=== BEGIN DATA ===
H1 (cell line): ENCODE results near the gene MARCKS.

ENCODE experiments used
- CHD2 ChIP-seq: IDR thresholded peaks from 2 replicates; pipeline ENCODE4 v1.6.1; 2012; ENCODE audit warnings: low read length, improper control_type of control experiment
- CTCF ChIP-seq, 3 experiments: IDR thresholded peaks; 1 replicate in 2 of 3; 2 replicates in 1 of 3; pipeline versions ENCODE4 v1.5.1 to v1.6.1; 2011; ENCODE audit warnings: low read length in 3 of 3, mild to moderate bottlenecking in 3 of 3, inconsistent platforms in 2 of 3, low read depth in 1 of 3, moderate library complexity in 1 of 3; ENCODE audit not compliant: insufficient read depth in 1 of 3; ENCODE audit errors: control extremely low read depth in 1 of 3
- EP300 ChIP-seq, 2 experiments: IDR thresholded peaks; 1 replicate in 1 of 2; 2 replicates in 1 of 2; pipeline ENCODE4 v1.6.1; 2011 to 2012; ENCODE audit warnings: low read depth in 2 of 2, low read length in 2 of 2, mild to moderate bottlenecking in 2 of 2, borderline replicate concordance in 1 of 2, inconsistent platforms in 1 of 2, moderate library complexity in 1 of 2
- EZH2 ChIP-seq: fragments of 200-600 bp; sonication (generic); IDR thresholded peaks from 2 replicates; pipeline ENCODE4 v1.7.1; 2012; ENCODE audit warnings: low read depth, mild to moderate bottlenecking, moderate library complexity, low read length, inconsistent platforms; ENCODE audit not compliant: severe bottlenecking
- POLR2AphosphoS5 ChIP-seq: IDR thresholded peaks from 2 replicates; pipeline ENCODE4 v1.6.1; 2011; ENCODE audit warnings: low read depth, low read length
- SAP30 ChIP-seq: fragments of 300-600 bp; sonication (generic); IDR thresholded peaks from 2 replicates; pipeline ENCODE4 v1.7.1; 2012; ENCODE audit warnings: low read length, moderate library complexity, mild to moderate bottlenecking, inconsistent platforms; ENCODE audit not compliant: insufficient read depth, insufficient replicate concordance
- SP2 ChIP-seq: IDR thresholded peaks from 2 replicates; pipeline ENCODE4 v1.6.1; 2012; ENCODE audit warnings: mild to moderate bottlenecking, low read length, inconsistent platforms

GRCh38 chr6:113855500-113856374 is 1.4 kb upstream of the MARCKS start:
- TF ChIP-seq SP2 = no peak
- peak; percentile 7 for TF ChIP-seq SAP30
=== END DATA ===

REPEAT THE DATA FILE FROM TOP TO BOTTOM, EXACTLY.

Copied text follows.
H1 (cell line): ENCODE results near the gene MARCKS.

ENCODE experiments used
- CHD2 ChIP-seq: IDR thresholded peaks from 2 replicates; pipeline ENCODE4 v1.6.1; 2012; ENCODE audit warnings: low read length, improper control_type of control experiment
- CTCF ChIP-seq, 3 experiments: IDR thresholded peaks; 1 replicate in 2 of 3; 2 replicates in 1 of 3; pipeline versions ENCODE4 v1.5.1 to v1.6.1; 2011; ENCODE audit warnings: low read length in 3 of 3, mild to moderate bottlenecking in 3 of 3, inconsistent platforms in 2 of 3, low read depth in 1 of 3, moderate library complexity in 1 of 3; ENCODE audit not compliant: insufficient read depth in 1 of 3; ENCODE audit errors: control extremely low read depth in 1 of 3
- EP300 ChIP-seq, 2 experiments: IDR thresholded peaks; 1 replicate in 1 of 2; 2 replicates in 1 of 2; pipeline ENCODE4 v1.6.1; 2011 to 2012; ENCODE audit warnings: low read depth in 2 of 2, low read length in 2 of 2, mild to moderate bottlenecking in 2 of 2, borderline replicate concordance in 1 of 2, inconsistent platforms in 1 of 2, moderate library complexity in 1 of 2
- EZH2 ChIP-seq: fragments of 200-600 bp; sonication (generic); IDR thresholded peaks from 2 replicates; pipeline ENCODE4 v1.7.1; 2012; ENCODE audit warnings: low read depth, mild to moderate bottlenecking, moderate library complexity, low read length, inconsistent platforms; ENCODE audit not compliant: severe bottlenecking
- POLR2AphosphoS5 ChIP-seq: IDR thresholded peaks from 2 replicates; pipeline ENCODE4 v1.6.1; 2011; ENCODE audit warnings: low read depth, low read length
- SAP30 ChIP-seq: fragments of 300-600 bp; sonication (generic); IDR thresholded peaks from 2 replicates; pipeline ENCODE4 v1.7.1; 2012; ENCODE audit warnings: low read length, moderate library complexity, mild to moderate bottlenecking, inconsistent platforms; ENCODE audit not compliant: insufficient read depth, insufficient replicate concordance
- SP2 ChIP-seq: IDR thresholded peaks from 2 replicates; pipeline ENCODE4 v1.6.1; 2012; ENCODE audit warnings: mild to moderate bottlenecking, low read length, inconsistent platforms

GRCh38 chr6:113855500-113856374 is 1.4 kb upstream of the MARCKS start:
- TF ChIP-seq SP2 = no peak
- peak; percentile 7 for TF ChIP-seq SAP30